I wanted to meet with Huneven for selfish reasons; I hoped she’d tell me her magic. How does one treat time in this way? Alas, she did not reveal to me her secret powers. “I go a little ways, and then I get stuck,” she explained. “And then I go a little ways, and then I get stuck.” She had a general road map of Patsy’s life, she admitted, and the everyday aspects were always in place. For instance, during the novel’s climax, Patsy is grading. Even as she must reconsider her notion of self, Patsy continues to do her teaching work: she writes marginal comments, wills that stack of exams to decrease, and, all the while, wrestles with the past and the life she’s made for herself. The grading was there from the first draft, Huneven said. This juxtaposition, of the life-changing and the mundane, is powerful in its authenticity–but it’s not abject naturalism, either. The narration is nimble in what it shows and dramatizes, and what it merely alludes to. I asked Huneven if she had used other organizational techniques to capture Patsy’s life. “There is a pulse of sobriety and her whole relationship to AA,” she said. Huneven pointed out that, although it isn’t always shown on the page, Patsy is going through the 12 steps. Huneven doesn’t dramatize them, scene by scene, but they are there, humming in the background. In this way, the characterization of Patsy feels both monumental and incremental. “I’m really interested in a woman who is not the most privileged citizen,” Huneven said. “How much of the world can manifest around her?”
When I pushed further, asking how Huneven prepared and worked through this story, both its smallness and its bigness, she laughed. “I’m always making calendars,” she said. “The difference between short stories and novels is, with a novel, sooner or later you’re on the floor with a pad of paper making timelines and calendars and family trees.” Our conversation turned often from writing Blame to writing in general. “What’s wrong with you, is wrong with your writing,” Huneven told me. “It really behooves you to find out what that is, so that you can disguise that in your writing. Or compensate it, or cover it up. Or cure it, if you can.” With Blame, Huneven said she worked to cut out the unnecessary, to not “hammer everything home,” as she thought she’d done in her previous books. “With Blame, I tried to be more swift.” Then, Huneven turned her bad-ass gaze on me, and said, “Now tell me what’s wrong with your writing.” Clearly, she’s a terrific teacher.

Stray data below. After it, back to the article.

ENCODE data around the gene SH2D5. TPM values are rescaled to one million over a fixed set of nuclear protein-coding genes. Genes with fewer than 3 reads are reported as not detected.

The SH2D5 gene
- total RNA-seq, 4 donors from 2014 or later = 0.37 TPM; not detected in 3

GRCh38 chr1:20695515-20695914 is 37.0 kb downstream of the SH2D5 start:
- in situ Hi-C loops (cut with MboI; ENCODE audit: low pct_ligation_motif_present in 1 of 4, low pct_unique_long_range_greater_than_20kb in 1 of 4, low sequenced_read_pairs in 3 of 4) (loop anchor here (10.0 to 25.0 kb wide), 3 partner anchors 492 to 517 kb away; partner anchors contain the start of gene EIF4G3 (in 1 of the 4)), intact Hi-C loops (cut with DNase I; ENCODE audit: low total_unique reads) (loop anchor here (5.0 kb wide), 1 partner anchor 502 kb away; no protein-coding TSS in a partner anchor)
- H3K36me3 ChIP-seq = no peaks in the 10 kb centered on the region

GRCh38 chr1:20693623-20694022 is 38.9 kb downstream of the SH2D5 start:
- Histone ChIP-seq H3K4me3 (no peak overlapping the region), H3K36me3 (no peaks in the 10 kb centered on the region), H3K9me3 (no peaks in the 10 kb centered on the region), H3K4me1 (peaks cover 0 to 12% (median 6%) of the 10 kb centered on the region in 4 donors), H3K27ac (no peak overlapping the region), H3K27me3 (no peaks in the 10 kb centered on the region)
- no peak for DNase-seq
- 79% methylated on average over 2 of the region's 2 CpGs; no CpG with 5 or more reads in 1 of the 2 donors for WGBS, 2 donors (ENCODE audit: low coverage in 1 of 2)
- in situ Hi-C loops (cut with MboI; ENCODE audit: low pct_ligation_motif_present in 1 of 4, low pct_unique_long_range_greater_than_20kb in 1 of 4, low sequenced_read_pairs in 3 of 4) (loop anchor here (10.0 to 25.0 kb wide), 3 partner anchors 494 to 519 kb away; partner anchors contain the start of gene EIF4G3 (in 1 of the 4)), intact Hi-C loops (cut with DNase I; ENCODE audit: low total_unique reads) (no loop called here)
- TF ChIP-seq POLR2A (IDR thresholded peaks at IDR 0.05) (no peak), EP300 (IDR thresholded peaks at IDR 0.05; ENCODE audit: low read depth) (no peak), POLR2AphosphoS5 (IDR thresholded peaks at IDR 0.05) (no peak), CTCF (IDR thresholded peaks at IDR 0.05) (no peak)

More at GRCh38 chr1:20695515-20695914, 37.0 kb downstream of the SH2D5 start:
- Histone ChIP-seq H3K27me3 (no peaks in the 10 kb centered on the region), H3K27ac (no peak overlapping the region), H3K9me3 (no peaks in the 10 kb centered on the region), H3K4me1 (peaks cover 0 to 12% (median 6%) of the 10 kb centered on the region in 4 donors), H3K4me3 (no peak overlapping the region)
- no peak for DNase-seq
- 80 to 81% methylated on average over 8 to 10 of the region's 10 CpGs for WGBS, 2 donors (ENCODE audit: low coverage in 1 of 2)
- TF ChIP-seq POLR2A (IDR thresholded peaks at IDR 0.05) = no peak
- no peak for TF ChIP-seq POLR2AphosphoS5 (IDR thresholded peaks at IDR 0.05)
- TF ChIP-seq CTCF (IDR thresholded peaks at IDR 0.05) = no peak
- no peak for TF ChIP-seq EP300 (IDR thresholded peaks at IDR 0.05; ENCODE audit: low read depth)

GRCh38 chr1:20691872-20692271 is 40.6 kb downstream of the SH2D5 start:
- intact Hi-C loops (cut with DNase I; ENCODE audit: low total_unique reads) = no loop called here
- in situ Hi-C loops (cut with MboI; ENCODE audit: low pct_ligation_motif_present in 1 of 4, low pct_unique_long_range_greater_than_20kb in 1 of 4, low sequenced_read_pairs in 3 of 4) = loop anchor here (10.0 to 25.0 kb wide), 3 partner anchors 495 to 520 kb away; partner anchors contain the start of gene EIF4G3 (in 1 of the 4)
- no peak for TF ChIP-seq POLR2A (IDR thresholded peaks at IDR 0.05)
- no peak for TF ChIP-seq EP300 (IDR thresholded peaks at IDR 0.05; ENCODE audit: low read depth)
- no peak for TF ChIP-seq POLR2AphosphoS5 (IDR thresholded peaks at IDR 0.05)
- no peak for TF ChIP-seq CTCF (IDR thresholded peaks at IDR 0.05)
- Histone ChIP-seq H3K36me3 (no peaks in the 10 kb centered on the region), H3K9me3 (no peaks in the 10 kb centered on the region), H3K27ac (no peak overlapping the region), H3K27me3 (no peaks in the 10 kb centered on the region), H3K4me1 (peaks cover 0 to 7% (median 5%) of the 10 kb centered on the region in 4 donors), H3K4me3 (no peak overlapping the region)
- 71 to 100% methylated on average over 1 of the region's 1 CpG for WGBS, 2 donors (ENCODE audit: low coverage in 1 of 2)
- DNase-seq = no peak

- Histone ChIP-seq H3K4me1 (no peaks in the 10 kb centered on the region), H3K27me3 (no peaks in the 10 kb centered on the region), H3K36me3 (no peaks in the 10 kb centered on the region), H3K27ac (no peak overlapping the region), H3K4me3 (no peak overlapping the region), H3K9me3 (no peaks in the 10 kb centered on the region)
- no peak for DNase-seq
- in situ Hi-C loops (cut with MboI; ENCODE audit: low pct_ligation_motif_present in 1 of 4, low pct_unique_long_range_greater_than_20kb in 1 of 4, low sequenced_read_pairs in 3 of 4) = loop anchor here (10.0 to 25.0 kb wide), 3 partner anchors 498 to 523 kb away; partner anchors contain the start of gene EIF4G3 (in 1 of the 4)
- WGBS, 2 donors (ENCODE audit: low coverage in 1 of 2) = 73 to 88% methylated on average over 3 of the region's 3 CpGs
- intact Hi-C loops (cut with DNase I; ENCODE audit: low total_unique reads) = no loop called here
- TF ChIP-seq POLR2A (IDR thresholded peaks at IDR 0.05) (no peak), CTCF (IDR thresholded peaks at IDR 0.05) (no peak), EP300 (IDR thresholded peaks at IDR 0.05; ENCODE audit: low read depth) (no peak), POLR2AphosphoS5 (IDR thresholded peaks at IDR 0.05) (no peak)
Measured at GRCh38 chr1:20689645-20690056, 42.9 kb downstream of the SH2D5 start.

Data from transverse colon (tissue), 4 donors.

I asked Huneven how the Southern California in her novel compared to the one we lived in. She gave me a funny look, as if they weren’t different–and in a way, she’s right. The world Patsy moves through is so carefully detailed and described, it’s as vivid and real as the room I sit in right now. Take this description, for instance:
They drove west to an area near the Rose Bowl where, at the turn of the century, wealthy midwestern industrialists built enormous family homes on one-acre lots along curving treelined streets. Together the houses formed a kind of architecture beauty pageant, the Swiss chateau, the Craftsman, the Mission revival, the shingled Cape Cod, not one matching its neighbor. The long, graceful limbs of the bayberry trees overhung the streets, filtered the sun through bright green leaves. The pea-sized berries, crushed by tires, mentholated the air and made the whole neighborhood smell like a cough-suppressant rub.
“Setting gives birth to character,” Huneven told me. She’d wanted to write Blame for three years, but couldn’t because she didn’t know where it was set. “I thought Boise, and then Sacramento,” she said. “I wanted some place with an old downtown hotel. Vestigial country club, parochial, Eisenhower Republican wealth. Once I decided to write it in Pasadena, I started cooking.”
I asked her if she could imagine Patsy dining at the Pie ‘n Burger–not in the world of the book, but the one we sat in currently. Huneven nodded to the counter. “Yeah, you could see right over there,” she said, smiling. Honestly, the idea exhilarated me. Patsy MacLemoore! “The best thing is when people talk about your characters as if they’re alive,” Huneven said. Amen to that.